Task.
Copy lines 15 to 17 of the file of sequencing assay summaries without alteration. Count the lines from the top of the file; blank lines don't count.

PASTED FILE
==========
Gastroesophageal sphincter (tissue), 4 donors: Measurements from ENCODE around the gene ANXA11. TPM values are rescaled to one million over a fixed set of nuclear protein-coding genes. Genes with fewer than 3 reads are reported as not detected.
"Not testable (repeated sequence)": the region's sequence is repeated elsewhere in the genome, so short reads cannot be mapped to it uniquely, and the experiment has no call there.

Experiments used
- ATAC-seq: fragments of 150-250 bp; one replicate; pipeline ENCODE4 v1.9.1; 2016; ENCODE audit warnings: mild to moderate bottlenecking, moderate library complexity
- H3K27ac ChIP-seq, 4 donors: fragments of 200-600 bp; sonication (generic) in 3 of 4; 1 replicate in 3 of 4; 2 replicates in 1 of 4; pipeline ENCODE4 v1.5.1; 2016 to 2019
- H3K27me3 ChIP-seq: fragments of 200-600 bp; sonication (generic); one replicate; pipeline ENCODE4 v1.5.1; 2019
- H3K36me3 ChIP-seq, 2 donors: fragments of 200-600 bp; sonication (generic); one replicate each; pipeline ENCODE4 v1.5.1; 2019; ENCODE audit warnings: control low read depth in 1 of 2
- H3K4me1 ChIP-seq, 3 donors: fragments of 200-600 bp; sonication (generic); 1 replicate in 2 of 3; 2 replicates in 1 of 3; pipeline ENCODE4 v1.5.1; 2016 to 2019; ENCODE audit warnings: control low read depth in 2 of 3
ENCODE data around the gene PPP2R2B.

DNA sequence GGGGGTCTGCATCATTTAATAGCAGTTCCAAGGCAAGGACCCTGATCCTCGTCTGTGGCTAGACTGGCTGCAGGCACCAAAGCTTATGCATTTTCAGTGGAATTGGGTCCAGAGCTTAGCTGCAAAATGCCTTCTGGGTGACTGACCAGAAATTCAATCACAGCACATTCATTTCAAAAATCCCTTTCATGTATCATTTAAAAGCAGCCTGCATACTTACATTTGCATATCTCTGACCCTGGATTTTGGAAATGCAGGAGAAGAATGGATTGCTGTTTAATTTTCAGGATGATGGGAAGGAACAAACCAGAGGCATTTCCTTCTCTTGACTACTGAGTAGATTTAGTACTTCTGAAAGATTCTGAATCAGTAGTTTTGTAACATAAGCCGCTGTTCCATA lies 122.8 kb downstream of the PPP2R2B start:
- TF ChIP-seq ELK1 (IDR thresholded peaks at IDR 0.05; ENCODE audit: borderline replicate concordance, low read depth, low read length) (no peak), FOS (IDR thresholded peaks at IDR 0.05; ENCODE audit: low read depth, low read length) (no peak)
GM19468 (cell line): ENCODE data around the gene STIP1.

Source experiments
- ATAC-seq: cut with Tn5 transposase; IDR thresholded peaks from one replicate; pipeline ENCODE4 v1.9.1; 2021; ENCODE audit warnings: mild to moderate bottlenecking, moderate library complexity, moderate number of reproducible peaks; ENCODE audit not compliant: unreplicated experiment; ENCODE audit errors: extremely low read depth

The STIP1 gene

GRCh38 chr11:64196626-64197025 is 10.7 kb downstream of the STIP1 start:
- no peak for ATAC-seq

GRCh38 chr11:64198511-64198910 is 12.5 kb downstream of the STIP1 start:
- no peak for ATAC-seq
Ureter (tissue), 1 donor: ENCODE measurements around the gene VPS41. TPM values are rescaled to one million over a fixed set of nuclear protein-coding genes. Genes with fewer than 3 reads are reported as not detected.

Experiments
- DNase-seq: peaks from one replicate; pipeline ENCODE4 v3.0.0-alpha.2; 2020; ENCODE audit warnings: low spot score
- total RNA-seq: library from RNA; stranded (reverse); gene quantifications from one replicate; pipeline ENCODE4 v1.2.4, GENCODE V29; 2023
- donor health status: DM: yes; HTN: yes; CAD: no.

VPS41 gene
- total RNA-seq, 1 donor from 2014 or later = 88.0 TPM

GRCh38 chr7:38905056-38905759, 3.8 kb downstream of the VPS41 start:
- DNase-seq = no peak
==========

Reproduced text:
The STIP1 gene

GRCh38 chr11:64196626-64197025 is 10.7 kb downstream of the STIP1 start:
- no peak for ATAC-seq